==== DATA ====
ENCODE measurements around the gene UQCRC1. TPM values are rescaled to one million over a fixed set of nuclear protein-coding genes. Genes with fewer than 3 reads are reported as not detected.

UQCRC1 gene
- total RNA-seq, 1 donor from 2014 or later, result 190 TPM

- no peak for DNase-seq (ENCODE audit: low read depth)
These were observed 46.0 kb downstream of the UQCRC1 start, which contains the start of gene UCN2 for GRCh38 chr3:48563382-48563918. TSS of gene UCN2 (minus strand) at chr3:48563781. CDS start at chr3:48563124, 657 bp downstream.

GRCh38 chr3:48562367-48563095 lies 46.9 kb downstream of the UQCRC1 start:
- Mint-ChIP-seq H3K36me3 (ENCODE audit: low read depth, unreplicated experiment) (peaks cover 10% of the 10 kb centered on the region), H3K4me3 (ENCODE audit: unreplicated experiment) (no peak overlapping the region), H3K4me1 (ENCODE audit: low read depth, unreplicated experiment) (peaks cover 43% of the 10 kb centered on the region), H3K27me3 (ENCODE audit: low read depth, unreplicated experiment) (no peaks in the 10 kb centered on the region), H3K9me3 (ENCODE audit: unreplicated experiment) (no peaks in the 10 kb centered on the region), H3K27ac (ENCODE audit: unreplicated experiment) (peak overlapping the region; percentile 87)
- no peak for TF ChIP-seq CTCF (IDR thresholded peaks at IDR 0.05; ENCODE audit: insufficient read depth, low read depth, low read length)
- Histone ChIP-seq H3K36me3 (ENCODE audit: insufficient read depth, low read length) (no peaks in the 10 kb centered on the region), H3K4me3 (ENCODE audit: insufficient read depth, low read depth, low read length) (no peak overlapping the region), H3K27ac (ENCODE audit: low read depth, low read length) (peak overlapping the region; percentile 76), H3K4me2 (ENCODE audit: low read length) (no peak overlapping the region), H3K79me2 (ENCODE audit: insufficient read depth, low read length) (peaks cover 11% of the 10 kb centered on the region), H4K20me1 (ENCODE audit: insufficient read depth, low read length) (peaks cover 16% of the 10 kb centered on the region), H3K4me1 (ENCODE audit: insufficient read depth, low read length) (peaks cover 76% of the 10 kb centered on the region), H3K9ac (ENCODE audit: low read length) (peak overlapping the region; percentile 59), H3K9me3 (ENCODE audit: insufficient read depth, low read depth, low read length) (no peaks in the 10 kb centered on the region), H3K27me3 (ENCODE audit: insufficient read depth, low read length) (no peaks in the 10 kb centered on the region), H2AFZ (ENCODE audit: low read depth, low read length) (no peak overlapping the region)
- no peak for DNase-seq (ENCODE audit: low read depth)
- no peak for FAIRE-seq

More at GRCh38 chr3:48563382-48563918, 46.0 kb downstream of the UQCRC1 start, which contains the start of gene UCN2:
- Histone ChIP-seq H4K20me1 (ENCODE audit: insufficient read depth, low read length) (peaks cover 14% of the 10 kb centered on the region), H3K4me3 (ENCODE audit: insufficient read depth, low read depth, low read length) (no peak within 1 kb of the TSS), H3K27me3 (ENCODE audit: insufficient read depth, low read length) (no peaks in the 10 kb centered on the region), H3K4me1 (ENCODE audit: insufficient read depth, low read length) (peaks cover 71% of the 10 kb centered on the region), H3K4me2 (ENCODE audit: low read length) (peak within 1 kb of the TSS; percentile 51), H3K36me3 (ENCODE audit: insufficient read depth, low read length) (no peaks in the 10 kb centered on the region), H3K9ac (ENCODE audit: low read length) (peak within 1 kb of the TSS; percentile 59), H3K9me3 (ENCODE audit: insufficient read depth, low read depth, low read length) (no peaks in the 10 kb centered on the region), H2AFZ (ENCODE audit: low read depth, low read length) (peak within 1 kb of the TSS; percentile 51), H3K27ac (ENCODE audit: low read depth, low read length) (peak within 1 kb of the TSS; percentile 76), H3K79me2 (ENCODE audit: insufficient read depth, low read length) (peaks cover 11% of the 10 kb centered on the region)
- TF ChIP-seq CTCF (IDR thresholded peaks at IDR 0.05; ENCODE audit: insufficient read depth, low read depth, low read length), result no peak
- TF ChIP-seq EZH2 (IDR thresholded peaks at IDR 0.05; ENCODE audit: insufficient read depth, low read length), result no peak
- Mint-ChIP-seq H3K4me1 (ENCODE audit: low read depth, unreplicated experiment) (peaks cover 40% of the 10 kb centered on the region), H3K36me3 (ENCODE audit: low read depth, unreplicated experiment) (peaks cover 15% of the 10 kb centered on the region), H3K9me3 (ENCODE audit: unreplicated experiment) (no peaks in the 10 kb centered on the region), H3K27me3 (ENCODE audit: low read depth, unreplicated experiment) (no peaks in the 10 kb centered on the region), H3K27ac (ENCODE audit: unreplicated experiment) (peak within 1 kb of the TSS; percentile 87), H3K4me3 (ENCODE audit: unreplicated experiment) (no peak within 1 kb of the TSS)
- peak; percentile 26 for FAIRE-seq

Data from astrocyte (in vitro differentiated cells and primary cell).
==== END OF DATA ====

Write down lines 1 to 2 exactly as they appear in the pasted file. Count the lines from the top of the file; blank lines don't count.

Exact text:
ENCODE measurements around the gene UQCRC1. TPM values are rescaled to one million over a fixed set of nuclear protein-coding genes. Genes with fewer than 3 reads are reported as not detected.

UQCRC1 gene